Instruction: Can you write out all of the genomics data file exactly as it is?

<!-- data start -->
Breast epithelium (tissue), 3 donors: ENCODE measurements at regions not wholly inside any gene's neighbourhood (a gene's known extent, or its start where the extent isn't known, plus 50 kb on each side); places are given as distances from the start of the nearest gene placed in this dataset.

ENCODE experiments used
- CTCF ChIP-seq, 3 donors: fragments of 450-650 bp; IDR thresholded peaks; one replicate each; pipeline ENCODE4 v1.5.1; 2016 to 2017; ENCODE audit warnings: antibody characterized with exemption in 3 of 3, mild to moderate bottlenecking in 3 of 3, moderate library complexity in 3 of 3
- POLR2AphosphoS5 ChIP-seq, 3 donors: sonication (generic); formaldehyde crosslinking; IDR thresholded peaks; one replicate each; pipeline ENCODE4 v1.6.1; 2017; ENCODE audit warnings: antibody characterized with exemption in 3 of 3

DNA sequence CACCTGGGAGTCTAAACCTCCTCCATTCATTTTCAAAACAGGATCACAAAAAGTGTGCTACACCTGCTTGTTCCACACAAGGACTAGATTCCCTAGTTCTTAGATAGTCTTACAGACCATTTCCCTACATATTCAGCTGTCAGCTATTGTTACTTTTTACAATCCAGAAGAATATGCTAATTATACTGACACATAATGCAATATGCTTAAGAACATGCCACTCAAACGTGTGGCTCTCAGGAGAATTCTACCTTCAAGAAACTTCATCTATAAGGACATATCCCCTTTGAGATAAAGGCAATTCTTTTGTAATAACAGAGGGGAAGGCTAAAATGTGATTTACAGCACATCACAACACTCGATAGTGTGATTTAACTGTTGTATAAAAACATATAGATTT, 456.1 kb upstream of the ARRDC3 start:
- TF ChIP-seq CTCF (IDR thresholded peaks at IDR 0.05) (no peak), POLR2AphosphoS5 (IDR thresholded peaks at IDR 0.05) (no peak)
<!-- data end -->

Breast epithelium (tissue), 3 donors: ENCODE measurements at regions not wholly inside any gene's neighbourhood (a gene's known extent, or its start where the extent isn't known, plus 50 kb on each side); places are given as distances from the start of the nearest gene placed in this dataset.

ENCODE experiments used
- CTCF ChIP-seq, 3 donors: fragments of 450-650 bp; IDR thresholded peaks; one replicate each; pipeline ENCODE4 v1.5.1; 2016 to 2017; ENCODE audit warnings: antibody characterized with exemption in 3 of 3, mild to moderate bottlenecking in 3 of 3, moderate library complexity in 3 of 3
- POLR2AphosphoS5 ChIP-seq, 3 donors: sonication (generic); formaldehyde crosslinking; IDR thresholded peaks; one replicate each; pipeline ENCODE4 v1.6.1; 2017; ENCODE audit warnings: antibody characterized with exemption in 3 of 3

DNA sequence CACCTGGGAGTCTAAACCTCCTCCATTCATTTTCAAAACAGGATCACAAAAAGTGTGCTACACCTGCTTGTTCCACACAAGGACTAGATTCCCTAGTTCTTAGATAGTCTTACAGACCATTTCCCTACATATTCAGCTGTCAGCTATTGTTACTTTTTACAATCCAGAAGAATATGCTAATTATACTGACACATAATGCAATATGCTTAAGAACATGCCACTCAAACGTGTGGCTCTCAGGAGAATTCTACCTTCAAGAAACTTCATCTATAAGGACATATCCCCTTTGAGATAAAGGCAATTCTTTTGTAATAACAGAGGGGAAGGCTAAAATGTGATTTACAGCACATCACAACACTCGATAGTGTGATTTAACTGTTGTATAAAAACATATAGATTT, 456.1 kb upstream of the ARRDC3 start:
- TF ChIP-seq CTCF (IDR thresholded peaks at IDR 0.05) (no peak), POLR2AphosphoS5 (IDR thresholded peaks at IDR 0.05) (no peak)